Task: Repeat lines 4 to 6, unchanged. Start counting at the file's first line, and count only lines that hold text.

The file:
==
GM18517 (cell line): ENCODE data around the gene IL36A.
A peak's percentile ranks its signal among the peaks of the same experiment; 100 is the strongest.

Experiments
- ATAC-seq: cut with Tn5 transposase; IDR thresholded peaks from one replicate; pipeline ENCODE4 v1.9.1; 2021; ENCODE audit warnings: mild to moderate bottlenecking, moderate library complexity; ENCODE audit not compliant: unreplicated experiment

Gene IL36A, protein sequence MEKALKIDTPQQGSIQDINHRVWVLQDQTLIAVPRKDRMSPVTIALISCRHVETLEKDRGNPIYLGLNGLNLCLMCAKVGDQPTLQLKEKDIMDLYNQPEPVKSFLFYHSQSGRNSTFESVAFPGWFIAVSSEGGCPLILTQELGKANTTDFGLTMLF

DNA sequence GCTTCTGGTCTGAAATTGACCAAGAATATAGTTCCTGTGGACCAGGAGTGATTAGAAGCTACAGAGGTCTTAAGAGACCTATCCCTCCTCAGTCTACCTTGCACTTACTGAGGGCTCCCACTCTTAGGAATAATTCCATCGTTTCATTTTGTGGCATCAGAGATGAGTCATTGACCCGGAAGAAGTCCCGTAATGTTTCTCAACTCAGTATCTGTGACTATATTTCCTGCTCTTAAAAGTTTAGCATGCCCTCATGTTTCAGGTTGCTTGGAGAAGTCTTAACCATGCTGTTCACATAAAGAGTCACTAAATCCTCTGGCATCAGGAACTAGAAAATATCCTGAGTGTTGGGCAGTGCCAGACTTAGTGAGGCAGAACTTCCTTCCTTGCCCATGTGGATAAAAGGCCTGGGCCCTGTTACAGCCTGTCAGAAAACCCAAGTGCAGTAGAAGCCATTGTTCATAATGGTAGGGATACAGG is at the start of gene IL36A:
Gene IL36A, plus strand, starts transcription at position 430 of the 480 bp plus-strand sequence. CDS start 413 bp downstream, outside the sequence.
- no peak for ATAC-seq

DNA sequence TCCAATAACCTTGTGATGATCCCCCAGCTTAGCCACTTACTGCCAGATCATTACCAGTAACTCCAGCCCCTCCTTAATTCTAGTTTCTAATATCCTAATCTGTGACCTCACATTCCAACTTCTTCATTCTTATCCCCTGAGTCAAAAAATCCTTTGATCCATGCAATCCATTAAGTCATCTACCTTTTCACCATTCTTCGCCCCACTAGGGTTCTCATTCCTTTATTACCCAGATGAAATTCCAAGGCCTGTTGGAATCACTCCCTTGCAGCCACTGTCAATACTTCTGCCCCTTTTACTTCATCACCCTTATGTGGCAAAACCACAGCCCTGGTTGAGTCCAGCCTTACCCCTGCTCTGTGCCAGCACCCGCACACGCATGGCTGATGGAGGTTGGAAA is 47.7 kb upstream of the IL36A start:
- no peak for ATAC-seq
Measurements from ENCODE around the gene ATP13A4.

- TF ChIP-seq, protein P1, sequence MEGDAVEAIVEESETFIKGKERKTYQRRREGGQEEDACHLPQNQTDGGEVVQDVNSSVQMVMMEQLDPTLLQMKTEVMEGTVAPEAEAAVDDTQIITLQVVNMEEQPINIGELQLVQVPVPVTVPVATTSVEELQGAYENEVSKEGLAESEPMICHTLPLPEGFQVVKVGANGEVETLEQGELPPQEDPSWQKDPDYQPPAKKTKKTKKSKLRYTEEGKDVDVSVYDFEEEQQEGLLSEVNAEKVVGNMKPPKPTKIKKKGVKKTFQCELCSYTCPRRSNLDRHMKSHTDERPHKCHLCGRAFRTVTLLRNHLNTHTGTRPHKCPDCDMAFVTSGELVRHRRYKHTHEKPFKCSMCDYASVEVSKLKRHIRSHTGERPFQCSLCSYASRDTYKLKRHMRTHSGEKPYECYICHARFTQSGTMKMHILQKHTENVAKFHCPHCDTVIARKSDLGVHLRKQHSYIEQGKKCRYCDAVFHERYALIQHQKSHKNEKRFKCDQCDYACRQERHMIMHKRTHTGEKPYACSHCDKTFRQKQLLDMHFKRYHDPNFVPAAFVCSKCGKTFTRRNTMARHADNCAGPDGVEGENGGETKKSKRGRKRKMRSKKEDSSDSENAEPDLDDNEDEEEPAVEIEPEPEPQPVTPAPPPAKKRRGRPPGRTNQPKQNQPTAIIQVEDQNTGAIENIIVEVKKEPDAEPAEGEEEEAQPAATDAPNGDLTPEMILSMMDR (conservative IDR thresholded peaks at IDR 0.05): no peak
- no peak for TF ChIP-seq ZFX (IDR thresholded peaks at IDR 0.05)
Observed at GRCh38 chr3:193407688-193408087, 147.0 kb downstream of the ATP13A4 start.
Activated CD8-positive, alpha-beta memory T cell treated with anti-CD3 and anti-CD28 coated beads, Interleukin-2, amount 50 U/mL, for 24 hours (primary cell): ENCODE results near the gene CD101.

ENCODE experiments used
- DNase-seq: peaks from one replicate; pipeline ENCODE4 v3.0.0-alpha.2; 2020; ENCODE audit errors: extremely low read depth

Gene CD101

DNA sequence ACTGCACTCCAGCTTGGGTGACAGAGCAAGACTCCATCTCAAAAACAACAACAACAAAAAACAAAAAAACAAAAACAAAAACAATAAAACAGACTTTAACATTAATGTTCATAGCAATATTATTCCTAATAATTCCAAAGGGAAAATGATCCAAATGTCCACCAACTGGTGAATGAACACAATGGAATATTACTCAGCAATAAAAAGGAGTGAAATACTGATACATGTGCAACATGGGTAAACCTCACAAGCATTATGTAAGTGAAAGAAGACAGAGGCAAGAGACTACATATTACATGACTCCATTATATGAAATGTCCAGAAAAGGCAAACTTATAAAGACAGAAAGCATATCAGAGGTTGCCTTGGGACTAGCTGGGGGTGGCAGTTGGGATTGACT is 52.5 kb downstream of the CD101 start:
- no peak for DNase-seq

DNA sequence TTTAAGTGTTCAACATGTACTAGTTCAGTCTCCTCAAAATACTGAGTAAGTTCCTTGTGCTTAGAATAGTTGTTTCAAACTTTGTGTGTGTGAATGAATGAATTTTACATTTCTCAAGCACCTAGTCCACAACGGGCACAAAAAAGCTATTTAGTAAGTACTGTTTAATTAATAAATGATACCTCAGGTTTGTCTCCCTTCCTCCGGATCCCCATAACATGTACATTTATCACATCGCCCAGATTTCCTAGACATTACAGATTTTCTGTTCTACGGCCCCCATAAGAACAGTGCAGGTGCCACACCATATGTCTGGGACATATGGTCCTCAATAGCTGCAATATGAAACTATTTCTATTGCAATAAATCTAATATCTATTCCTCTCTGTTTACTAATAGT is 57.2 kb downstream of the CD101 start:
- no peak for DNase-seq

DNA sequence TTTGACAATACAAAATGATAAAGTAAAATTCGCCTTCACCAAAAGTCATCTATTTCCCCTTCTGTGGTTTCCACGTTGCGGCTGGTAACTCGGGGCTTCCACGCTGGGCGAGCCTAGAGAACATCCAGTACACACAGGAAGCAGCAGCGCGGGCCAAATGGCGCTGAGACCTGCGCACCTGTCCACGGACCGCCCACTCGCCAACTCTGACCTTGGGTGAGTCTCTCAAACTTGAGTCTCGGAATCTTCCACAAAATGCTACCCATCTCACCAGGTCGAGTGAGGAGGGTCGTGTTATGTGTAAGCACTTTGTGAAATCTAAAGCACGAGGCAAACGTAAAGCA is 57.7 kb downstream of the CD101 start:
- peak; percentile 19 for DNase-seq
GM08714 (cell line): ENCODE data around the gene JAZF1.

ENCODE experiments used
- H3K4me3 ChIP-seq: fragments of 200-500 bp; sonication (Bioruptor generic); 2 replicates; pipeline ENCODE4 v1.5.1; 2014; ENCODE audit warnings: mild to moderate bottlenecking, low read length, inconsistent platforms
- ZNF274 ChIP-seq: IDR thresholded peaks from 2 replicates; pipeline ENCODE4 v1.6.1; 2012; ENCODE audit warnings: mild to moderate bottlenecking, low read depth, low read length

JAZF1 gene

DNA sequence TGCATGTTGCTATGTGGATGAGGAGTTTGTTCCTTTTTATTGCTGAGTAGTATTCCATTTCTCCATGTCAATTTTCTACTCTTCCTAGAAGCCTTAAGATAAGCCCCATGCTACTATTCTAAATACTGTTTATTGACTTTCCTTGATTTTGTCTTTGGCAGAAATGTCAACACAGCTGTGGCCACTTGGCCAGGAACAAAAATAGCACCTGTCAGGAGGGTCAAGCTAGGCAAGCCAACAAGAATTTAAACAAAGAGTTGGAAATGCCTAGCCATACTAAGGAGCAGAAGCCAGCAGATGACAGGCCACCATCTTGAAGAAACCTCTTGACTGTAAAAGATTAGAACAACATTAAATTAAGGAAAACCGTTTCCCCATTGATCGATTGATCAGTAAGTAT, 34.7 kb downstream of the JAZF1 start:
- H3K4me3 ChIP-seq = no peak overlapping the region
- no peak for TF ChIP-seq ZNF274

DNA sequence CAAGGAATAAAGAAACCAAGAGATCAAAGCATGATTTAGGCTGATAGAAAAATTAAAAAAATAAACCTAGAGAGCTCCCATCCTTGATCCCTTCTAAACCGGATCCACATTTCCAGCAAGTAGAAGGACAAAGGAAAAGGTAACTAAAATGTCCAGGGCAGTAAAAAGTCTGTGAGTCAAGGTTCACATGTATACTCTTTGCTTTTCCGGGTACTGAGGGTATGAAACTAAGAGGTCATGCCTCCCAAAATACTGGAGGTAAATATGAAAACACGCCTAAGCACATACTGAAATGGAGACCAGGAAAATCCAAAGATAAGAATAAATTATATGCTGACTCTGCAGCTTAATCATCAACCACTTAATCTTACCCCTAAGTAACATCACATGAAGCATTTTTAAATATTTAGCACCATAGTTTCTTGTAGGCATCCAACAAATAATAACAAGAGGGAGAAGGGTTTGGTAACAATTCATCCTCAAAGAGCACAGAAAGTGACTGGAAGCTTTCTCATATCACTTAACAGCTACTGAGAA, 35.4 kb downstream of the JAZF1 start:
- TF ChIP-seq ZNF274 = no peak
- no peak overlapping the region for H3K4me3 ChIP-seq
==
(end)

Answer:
- ATAC-seq: cut with Tn5 transposase; IDR thresholded peaks from one replicate; pipeline ENCODE4 v1.9.1; 2021; ENCODE audit warnings: mild to moderate bottlenecking, moderate library complexity; ENCODE audit not compliant: unreplicated experiment

Gene IL36A, protein sequence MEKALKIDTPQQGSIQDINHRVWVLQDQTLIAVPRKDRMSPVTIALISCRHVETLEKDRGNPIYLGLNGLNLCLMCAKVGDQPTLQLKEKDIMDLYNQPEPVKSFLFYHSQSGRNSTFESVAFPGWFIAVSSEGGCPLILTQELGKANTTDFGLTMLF

DNA sequence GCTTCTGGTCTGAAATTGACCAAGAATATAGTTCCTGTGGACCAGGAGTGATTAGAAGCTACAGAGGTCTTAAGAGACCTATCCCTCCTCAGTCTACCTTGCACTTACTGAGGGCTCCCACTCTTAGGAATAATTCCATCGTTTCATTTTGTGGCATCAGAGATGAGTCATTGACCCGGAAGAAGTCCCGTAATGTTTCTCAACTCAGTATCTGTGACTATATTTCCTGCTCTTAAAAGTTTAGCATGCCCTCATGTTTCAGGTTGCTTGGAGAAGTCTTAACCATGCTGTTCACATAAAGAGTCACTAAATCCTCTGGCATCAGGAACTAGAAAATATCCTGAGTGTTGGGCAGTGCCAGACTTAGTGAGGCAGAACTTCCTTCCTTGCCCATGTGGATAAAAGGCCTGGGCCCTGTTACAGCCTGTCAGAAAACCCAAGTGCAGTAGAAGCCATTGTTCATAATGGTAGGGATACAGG is at the start of gene IL36A: